Ah yes, Thanksgiving, the time of year when you’re confronted with relatives, political differences, imposing questions about your love life, your lack of a summer internship and high school friends you haven’t talked to since the last break. Even though the meaning of Thanksgiving is to come together despite differences, to me it marks the ultimate moment of impending doom when your past and future are finally reconciled into one apocalyptic day. Thanksgiving is a time to be confronted with all of your subconscious fears, be brought up by your relatives and comfort yourself by eating an entire pumpkin pie. At least it’s convenient.

To begin the tale of my Thanksgiving, we are in Boston Logan airport at 3:45 a.m. after a sleepless night post-Yale-Harvard game surrounded by other slightly hungover (or still drunk) Yalies waiting for their flights home. Personally, I got on my flight, zipped up my parka, fell asleep before they went through safety information and woke up at home. As usual, I was booked with things to do and people to see from the minute I got home until the night I left. It was at this point where I realized constantly booking yourself with things to do when you are home is basically a form of Stockholm syndrome manifested from the GCal invite culture of Yale where my only form of relaxation comes from my 20-minute prescheduled naps in Starr Main Reading Room.

Before I knew it, the day had arrived: Thanksgiving. My mom tasked me with one obviously simple task — waking up at 7 a.m. to begin cleaning the house so it was absolutely spotless for company. I was instructed that there must be no evidence of human activity in this space, and if something looks out of place, throw it away because if our house didn’t look straight out of Good Housekeeping magazine by 11:55, I would not be welcome at home anymore. Seems simple, right? Regardless, I miraculously pulled off an HGTV’s “Property Brothers” moment and deleted all signs of life from my house as my mom frantically cooked enough food for roughly 60 people even though we anticipated a maximum of 20. I love a zero-waste household.

Eventually, family trickled in and thus began the awkward period before dinner where we all sat in the living room and wondered who is going to be interrogated first. Thankfully, my burden was delayed because my cousin recently got married; this took precedence over my lack of boyfriend, empty resume, unattainable career aspirations and increasing stress levels as finals loom upon return to Yale. In all honesty, thanks to Yale for giving me one good thing to my name in terms of family-approved life accomplishments. At the end of the day, at least I can say I go to Yale. Might not be at the very top per se, but yeah, Grandma, I do go here. My uncle claims I’m being corrupted and brainwashed by the East Coast Elite. (Slander.)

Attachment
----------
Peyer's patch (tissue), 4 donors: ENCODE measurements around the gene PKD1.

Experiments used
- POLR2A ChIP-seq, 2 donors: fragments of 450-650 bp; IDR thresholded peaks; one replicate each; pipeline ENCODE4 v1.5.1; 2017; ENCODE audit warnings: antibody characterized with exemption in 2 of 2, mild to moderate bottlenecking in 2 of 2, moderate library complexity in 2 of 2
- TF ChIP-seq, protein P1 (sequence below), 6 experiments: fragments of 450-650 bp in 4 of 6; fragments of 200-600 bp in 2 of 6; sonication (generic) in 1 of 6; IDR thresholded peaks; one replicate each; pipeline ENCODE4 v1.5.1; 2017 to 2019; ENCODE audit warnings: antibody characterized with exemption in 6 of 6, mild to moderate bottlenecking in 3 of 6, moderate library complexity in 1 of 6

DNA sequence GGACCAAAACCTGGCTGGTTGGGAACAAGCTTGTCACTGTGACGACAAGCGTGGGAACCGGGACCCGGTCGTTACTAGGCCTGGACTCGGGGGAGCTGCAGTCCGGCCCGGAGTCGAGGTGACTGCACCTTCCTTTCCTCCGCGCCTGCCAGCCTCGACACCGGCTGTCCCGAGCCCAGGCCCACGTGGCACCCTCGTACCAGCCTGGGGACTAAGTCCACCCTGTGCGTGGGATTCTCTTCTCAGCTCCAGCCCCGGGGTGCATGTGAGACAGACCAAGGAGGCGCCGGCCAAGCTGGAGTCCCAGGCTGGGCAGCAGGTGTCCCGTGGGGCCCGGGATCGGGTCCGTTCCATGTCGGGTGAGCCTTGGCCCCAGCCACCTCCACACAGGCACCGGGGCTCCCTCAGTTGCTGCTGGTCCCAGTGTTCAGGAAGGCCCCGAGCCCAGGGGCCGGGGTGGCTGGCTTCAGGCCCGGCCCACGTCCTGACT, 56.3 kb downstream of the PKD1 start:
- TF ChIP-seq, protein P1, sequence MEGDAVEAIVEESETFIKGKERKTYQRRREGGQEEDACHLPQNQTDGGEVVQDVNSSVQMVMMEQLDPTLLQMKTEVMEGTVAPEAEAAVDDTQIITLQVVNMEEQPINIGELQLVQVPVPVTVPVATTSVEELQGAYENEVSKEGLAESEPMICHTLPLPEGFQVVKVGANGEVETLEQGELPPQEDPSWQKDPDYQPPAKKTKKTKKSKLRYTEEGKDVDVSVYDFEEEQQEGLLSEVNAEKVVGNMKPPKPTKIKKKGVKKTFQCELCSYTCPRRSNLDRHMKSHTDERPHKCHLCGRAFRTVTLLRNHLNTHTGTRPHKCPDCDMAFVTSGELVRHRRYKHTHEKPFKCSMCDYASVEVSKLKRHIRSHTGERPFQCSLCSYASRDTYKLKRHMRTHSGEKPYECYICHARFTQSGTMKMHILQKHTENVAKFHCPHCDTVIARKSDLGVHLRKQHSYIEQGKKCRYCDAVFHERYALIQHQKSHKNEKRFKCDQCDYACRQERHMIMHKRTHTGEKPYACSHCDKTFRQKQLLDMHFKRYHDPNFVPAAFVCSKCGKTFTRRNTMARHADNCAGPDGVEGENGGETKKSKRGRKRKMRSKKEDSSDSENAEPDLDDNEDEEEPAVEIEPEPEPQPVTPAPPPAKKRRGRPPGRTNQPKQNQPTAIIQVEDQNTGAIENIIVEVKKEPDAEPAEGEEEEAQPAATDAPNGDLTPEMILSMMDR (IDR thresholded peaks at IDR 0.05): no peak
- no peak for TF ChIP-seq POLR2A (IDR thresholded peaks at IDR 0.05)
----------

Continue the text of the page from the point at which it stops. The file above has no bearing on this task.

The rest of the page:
Finally, we transitioned to the dining room, and I decided to fill half my plate with stuffing and the other half with mashed potatoes — a truly ambitious carbohydrate crossover event. The second I sat down, my grandmother turned to me and asked almost every question I would put on my personal “do not ask list,” including but not limited to: Why don’t you have a boyfriend? What are your plans for this summer? What are you going to do with a degree in history? What are your thoughts on the current political climate? How’s the semester going? Are you doing work over the break? When are your finals? What are you going to contribute to society? Aren’t your deadlines approaching? No, Grandma, I actually had no idea that time itself is continually passing and I’m only getting closer towards the inevitable deadlines and decisions that you’re discussing. Yep, absolutely no idea. My sense of purpose in the world and lack of direction is definitely not a looming question I have been pondering for as long as I remember. I’m actually thinking about the $1.54 printing refund I requested yet have not received. It was at this point I shoved two rolls into my mouth and deflected questions to my other cousin — make the theater kid deal with it.

In spite of Thanksgiving forcing me to confront the questions plaguing my unconscious thoughts, I love my family and appreciate the time I get to spend with them. Where else can I be directly called out on my bullshit and not be able to answer with anything besides something productive? Sure, you might have to tolerate (and confront) a few completely politically incorrect comments from your grandpa and a newly felt lack of connection to your hometown as you reconcile your identities at home and at school, but at the end of the day at least you can binge eat some good food and slip into a food coma.

Lindsay Jost | lindsay.jost@yale.edu .